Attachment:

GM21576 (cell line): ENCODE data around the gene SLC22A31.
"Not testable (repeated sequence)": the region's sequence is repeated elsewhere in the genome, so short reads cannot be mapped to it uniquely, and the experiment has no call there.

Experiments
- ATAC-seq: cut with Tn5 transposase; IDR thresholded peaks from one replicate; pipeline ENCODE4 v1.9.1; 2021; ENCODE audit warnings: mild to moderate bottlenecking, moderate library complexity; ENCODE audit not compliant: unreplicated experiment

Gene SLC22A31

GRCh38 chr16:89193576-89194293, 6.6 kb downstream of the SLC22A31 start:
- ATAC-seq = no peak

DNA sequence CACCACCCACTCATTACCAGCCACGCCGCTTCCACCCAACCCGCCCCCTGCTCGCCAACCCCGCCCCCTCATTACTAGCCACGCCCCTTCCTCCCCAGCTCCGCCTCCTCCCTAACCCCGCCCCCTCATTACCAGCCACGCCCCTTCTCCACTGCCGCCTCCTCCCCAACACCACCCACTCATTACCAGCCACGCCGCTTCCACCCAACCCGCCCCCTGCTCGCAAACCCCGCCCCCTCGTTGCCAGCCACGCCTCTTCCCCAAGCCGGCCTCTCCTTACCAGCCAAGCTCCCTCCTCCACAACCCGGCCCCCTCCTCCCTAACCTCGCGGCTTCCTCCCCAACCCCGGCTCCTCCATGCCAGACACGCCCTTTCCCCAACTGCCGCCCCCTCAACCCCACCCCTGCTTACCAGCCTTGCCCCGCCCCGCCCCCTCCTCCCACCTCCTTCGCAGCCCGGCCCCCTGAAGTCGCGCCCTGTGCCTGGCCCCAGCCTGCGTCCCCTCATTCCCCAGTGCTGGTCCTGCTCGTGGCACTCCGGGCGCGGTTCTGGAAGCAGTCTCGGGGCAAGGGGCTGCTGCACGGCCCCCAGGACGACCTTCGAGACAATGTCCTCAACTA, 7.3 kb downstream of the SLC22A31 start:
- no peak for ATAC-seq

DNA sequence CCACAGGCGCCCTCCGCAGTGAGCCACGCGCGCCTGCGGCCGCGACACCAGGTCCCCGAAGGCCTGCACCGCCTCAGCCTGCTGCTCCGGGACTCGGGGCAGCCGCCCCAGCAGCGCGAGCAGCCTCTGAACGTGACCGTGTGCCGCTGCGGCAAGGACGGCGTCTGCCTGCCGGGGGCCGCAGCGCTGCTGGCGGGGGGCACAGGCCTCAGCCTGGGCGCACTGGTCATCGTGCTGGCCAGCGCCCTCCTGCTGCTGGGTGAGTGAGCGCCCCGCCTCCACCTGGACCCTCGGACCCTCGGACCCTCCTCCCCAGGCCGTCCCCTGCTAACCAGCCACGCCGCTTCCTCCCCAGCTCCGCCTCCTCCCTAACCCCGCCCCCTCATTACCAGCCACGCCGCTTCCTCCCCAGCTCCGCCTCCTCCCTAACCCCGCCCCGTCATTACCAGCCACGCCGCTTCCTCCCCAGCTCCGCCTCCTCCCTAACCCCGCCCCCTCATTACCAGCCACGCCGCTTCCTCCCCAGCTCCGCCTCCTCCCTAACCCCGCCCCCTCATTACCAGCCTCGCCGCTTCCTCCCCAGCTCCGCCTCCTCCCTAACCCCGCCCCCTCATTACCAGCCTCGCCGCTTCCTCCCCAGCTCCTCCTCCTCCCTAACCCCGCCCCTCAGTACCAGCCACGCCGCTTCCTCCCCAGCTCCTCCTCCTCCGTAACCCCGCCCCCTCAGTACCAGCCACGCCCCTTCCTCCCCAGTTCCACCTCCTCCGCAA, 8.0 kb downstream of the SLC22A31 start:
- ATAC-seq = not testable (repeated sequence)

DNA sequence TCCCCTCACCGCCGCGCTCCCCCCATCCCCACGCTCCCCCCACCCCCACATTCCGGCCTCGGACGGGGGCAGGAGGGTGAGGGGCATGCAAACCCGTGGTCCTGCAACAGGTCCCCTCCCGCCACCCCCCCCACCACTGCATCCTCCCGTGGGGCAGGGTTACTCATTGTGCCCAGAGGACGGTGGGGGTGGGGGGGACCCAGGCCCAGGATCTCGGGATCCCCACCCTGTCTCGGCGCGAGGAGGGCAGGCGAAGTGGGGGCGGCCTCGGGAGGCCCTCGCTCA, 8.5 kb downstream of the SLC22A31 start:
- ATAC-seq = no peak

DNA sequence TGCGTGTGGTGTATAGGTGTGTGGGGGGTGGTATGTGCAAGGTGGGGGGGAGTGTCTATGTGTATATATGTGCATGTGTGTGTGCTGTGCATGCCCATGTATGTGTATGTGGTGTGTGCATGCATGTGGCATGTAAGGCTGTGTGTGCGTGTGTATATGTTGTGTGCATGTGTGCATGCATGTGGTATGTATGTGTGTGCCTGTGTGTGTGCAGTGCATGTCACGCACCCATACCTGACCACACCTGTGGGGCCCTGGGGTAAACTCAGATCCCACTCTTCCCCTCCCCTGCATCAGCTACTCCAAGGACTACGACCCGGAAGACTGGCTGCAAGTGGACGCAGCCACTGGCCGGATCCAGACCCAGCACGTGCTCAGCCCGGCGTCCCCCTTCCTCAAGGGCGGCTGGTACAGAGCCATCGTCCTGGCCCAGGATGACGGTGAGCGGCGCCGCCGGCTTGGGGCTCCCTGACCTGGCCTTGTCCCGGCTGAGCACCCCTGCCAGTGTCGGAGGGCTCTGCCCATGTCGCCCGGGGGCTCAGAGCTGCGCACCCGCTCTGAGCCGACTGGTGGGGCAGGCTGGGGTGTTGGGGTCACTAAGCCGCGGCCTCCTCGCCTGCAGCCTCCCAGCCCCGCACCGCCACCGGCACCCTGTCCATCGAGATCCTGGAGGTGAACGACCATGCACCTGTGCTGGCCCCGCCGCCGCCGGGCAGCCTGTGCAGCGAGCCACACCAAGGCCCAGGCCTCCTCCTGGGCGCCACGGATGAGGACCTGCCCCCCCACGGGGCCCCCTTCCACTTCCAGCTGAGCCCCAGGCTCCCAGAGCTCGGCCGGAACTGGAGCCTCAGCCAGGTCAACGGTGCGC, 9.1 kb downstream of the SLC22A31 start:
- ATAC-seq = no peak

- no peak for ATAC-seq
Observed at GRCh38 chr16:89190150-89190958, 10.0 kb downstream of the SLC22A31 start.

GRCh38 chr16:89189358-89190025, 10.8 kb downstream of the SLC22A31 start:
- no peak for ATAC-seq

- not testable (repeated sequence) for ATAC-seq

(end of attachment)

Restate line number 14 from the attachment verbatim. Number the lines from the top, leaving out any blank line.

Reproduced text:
DNA sequence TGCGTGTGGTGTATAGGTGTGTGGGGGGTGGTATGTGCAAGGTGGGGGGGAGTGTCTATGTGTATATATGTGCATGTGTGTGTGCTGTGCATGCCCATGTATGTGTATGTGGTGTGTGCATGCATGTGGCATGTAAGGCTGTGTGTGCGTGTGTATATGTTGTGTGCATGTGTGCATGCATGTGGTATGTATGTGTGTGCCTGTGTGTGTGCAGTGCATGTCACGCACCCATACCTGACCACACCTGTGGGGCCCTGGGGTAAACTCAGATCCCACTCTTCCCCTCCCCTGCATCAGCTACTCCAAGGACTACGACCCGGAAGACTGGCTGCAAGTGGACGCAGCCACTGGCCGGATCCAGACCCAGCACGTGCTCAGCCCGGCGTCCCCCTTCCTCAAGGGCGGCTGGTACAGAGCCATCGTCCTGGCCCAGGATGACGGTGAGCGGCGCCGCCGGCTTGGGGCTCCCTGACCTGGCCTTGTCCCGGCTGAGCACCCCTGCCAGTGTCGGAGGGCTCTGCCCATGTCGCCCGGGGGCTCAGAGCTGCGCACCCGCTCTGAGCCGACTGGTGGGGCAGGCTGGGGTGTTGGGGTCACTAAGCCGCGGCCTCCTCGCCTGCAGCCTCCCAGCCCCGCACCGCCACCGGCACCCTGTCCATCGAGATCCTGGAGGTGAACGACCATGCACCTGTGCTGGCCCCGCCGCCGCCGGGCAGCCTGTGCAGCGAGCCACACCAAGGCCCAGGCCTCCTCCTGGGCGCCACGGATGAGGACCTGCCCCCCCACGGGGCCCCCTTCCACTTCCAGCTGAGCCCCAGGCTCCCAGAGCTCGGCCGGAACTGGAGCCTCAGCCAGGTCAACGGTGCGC, 9.1 kb downstream of the SLC22A31 start: